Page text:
“These are very severe abuses even compared to the types of things I’ve seen in other detention centers in terms of the level of physical assault that we saw,” Fatma Marouf, a law professor and director of the Immigrant Rights Clinic at Texas A&M University, said during a Friday conference call with reporters. “Nearly half of the people we talked to have been assaulted by officers. And so that is quite extreme.”

The men are not being held because they’re charged with a crime, but because they are facing deportation, a civil court proceeding, said Jonathan Ryan, the executive director of San Antonio-based RAICES. Immigration detention centers are “not intended to be in any way a punitive environment,” Ryan said.

“It is expressly for the purpose of enforcing immigration laws, but what we’ve heard about here, what these individuals have suffered and seen is, it’s far beyond a punitive environment and into the territory of an outright criminal and persecutory one,” he said.

Convictions led to detention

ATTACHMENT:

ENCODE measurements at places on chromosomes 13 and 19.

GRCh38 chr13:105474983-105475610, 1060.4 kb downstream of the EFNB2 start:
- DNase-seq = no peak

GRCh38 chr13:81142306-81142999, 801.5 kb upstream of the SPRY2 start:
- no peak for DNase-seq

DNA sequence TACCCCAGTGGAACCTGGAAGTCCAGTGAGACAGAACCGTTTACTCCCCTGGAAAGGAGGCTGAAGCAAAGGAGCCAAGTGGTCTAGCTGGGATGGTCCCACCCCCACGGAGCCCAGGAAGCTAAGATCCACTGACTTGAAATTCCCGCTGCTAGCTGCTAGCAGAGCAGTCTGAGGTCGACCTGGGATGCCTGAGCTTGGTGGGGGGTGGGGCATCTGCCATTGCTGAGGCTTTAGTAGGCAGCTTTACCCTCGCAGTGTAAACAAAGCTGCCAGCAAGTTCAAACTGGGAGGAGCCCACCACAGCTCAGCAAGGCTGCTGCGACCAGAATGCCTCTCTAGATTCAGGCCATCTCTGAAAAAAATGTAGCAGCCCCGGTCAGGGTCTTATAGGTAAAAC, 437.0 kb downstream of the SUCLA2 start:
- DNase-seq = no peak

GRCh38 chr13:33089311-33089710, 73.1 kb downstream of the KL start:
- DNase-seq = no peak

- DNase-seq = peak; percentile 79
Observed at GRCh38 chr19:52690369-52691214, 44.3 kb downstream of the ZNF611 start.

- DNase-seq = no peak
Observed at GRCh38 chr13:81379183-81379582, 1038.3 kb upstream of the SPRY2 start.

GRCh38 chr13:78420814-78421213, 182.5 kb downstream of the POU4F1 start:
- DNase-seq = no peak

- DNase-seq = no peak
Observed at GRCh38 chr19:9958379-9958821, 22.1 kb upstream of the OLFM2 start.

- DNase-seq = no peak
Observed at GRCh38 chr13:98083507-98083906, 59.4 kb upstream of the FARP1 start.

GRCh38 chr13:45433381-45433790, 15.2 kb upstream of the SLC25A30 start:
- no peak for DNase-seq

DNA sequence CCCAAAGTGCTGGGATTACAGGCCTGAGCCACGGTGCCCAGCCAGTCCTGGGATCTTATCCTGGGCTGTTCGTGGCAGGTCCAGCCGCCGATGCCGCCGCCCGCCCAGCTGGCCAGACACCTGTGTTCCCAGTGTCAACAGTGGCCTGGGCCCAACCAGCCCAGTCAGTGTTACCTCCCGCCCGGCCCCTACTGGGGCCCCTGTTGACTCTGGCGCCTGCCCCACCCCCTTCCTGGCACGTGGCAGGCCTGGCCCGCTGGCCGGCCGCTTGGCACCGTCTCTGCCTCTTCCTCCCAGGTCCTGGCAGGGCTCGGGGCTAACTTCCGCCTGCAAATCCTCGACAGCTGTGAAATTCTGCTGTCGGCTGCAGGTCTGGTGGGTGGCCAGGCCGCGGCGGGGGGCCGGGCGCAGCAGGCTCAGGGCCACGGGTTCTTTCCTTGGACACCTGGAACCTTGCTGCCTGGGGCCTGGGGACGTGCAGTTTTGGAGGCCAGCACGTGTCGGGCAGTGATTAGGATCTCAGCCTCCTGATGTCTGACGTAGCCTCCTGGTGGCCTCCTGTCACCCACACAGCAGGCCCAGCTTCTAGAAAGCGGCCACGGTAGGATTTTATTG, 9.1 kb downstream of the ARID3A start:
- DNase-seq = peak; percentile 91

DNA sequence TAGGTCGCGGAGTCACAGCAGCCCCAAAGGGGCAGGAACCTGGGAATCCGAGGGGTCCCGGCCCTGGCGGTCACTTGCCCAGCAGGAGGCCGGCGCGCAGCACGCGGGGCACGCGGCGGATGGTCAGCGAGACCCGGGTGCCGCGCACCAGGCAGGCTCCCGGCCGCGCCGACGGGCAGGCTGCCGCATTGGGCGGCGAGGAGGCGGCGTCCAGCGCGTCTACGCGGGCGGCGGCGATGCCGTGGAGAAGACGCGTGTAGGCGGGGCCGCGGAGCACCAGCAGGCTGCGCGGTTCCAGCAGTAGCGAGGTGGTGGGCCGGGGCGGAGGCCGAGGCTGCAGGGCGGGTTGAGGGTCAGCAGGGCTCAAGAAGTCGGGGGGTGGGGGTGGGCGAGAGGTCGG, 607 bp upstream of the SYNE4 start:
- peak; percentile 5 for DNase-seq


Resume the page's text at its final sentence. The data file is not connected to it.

Muhumed said about 30 Somalis were transferred in early March to the Coastal Bend Detention Center in South Texas. Initially the men were kept under tight security, apparently a result of reports from officials in Sierra Blanca, but after a few weeks without incident they’re under fewer restrictions, he said. They’re still only allowed one hour of exercise a day, Muhumed said.

He said his family fled Somalia’s civil war in the 1990s, eventually coming to the U.S. He was allowed to enter the country on a refugee visa, but never received a green card and was later convicted on drug charges and couldn’t become a citizen. Muhumed said he’s turned his life around and teaches at his mosque and helped found a program for teens in his Minnesota community to stay out of trouble.

He’s now married with a daughter who’s about to turn 2 years old and his wife is pregnant, Muhumed said. Last year, as he went to take his daughter to day care in the morning, he found ICE officers waiting outside his apartment. They took him into custody, and began shifting him around detention centers, apparently in preparation for deporting him to Somalia.

Mohamed said he came to the U.S. as a child as well. Many of his family members are now U.S. citizens, but Mohamed never naturalized and lost his green card after a drug possession conviction in 2009. He said he signed paperwork that he believed allowed him to stay in the U.S. as long as he regularly checked in with ICE, but almost a decade later is facing deportation.